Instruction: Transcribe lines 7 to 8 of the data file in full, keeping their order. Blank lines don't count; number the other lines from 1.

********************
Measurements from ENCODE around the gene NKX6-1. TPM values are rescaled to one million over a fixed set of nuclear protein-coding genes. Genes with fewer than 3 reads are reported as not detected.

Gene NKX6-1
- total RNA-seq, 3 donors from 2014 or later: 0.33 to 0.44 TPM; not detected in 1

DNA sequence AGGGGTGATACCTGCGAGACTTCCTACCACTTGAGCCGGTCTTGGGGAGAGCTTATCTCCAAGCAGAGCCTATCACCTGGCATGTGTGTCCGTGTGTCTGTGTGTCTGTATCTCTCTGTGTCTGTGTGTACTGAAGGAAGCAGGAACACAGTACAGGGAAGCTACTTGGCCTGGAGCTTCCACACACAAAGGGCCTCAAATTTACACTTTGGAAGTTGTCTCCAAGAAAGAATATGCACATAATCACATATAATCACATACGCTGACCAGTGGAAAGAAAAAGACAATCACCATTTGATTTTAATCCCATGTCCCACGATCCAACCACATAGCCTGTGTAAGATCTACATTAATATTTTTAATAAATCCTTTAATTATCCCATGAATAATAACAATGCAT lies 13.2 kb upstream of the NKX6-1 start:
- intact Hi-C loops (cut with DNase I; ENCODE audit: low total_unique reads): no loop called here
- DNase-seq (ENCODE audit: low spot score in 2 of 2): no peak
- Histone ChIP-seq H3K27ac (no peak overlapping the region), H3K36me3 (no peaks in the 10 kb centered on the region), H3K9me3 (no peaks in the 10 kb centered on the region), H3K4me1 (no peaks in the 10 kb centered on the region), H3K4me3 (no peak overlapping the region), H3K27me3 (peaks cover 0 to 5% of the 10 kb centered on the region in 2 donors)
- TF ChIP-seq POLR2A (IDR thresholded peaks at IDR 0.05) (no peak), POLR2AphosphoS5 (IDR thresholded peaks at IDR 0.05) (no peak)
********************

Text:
- Histone ChIP-seq H3K27ac (no peak overlapping the region), H3K36me3 (no peaks in the 10 kb centered on the region), H3K9me3 (no peaks in the 10 kb centered on the region), H3K4me1 (no peaks in the 10 kb centered on the region), H3K4me3 (no peak overlapping the region), H3K27me3 (peaks cover 0 to 5% of the 10 kb centered on the region in 2 donors)
- TF ChIP-seq POLR2A (IDR thresholded peaks at IDR 0.05) (no peak), POLR2AphosphoS5 (IDR thresholded peaks at IDR 0.05) (no peak)